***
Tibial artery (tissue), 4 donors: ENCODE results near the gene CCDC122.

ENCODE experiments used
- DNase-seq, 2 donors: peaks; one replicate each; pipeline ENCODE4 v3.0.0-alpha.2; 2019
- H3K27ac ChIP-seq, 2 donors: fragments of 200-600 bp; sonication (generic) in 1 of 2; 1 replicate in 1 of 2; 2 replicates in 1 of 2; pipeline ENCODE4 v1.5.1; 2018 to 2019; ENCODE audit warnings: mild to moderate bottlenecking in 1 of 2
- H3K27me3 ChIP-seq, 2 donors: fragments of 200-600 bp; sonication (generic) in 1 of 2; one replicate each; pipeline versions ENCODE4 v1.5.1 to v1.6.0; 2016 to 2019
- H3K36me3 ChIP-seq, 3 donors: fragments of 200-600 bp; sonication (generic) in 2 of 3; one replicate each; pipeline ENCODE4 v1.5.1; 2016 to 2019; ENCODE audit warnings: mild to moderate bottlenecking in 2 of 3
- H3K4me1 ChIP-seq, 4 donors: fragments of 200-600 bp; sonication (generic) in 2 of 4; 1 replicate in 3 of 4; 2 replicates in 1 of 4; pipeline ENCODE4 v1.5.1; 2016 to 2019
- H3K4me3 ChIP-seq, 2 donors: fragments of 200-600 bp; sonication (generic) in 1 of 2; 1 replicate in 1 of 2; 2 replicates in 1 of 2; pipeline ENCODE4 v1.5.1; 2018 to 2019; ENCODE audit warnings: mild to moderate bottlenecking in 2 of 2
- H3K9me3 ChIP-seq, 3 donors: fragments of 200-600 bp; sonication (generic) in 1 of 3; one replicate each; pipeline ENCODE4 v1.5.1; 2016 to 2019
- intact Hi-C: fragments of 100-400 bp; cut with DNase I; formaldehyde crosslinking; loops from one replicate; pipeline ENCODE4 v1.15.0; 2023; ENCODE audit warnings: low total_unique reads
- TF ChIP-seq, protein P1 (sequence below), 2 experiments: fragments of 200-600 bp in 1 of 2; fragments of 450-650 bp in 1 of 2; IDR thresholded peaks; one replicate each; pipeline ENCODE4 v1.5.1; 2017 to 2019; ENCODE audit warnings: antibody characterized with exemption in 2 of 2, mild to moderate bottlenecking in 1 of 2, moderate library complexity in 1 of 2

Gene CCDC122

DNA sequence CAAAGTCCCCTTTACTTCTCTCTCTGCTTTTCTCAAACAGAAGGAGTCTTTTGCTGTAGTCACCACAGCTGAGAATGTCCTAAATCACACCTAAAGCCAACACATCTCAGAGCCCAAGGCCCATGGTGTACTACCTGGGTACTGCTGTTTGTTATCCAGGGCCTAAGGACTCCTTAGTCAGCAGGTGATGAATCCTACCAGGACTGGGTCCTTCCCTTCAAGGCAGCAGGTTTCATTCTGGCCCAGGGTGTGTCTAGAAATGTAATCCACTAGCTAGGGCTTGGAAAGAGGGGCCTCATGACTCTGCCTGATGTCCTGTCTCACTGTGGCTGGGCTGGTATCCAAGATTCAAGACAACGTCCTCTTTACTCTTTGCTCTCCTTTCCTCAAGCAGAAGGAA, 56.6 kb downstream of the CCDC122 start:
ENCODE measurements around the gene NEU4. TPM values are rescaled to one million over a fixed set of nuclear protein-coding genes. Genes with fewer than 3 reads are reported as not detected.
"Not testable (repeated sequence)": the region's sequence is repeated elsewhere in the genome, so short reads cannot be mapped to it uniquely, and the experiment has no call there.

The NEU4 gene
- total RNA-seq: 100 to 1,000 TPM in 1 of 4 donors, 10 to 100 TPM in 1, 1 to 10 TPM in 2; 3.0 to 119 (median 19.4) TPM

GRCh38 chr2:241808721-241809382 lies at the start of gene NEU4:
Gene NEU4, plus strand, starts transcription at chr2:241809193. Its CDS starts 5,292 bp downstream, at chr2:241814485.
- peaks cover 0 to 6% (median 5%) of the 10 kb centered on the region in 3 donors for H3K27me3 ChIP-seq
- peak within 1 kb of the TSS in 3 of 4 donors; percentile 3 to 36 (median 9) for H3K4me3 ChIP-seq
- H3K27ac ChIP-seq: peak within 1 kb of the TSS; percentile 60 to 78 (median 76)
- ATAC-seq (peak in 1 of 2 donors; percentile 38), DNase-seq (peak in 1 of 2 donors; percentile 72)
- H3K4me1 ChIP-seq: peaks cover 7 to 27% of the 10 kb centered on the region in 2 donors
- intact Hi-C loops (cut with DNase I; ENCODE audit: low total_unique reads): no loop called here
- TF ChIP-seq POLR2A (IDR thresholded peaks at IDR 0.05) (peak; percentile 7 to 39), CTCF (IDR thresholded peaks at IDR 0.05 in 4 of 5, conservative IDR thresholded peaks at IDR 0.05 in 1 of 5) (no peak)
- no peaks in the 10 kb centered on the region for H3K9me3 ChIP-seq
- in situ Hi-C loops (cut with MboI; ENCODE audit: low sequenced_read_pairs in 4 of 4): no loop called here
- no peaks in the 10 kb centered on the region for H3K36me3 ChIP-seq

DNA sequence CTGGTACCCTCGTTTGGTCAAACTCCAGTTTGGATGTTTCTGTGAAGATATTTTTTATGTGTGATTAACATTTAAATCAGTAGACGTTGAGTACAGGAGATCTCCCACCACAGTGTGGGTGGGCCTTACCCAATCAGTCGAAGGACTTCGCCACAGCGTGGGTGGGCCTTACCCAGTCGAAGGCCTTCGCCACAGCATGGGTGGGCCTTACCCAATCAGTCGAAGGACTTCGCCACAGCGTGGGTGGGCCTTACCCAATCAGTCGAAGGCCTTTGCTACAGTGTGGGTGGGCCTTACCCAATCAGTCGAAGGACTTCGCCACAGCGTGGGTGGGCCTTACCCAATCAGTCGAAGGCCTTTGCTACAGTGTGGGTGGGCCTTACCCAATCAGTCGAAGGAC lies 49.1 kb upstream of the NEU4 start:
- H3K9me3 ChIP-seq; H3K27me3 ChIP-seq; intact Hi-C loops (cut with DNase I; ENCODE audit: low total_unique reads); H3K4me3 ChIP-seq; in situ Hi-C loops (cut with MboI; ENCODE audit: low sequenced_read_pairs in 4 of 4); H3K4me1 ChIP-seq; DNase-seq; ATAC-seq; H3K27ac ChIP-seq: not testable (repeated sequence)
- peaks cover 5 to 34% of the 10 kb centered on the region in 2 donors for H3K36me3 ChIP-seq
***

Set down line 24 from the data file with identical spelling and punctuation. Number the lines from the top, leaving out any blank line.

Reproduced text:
- H3K4me1 ChIP-seq: peaks cover 7 to 27% of the 10 kb centered on the region in 2 donors